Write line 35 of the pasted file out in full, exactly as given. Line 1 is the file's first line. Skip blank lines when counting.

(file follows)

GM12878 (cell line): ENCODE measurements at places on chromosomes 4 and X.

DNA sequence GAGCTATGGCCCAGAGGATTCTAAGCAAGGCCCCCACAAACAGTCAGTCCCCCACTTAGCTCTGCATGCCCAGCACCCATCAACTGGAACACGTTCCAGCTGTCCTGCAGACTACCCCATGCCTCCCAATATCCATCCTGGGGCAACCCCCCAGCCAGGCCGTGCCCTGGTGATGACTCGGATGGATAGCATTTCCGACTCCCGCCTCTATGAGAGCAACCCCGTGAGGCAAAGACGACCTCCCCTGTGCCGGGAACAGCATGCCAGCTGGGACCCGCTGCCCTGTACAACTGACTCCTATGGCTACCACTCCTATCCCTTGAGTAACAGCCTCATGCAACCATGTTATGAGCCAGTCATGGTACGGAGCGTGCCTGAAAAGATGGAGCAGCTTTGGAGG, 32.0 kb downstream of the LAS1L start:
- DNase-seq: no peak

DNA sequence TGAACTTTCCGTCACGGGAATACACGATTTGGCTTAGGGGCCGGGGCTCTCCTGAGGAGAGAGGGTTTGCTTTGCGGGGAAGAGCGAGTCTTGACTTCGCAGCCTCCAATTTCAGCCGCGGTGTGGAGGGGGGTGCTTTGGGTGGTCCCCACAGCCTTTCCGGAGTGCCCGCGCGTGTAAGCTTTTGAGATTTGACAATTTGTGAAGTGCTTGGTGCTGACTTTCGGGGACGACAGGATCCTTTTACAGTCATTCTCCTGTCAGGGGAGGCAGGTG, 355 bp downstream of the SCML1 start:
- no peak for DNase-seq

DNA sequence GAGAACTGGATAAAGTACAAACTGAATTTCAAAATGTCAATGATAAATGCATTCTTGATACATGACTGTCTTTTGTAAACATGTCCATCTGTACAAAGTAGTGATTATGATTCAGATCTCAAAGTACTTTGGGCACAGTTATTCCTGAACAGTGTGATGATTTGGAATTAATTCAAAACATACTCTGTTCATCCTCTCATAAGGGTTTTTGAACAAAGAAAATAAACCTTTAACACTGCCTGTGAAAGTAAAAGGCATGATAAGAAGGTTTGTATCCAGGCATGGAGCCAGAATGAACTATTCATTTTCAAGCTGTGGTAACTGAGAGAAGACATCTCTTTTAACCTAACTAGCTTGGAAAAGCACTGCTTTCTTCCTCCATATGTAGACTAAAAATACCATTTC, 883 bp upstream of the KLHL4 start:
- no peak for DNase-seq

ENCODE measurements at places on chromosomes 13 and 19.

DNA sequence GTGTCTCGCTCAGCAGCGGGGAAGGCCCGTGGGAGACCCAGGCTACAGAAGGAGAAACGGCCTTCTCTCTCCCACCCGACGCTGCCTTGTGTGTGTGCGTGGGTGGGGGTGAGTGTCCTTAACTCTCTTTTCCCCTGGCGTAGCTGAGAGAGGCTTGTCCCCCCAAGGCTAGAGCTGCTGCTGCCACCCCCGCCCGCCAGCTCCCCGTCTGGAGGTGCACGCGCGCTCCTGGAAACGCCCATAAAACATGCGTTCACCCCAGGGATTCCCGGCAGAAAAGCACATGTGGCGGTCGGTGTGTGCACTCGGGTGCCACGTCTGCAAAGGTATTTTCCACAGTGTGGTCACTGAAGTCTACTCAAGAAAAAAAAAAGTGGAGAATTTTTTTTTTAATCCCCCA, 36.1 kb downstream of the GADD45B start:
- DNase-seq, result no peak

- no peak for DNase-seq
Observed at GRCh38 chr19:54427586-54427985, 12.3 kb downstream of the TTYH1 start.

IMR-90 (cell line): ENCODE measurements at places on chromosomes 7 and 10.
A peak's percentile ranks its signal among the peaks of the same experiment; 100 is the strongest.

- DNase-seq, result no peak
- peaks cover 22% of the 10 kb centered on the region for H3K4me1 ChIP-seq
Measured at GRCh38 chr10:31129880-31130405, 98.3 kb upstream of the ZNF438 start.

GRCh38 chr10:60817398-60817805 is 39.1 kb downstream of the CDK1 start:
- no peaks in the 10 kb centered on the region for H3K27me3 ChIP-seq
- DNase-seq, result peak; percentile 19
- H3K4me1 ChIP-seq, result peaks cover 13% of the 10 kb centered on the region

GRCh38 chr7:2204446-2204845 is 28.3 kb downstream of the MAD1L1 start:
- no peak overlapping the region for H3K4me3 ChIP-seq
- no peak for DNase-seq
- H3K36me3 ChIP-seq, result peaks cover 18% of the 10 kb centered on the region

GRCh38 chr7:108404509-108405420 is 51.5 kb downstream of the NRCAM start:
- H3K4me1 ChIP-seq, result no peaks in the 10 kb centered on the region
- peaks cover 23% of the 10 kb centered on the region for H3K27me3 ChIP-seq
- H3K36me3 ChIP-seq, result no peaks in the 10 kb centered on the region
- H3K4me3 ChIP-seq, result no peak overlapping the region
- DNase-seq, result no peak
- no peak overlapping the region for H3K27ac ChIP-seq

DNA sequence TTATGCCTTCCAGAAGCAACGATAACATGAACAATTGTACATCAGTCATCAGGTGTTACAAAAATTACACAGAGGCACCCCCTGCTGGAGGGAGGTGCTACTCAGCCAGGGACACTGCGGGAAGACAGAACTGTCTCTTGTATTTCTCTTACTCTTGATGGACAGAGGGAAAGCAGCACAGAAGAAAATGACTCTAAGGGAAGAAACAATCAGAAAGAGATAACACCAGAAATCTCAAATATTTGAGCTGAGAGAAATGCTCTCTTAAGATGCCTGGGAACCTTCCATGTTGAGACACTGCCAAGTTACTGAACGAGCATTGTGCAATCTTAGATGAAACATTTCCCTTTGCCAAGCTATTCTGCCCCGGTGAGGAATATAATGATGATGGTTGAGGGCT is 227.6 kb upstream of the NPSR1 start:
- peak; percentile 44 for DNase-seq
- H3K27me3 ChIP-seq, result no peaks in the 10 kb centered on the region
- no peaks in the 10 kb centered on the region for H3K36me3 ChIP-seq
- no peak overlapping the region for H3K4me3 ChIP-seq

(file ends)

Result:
- H3K27me3 ChIP-seq, result no peaks in the 10 kb centered on the region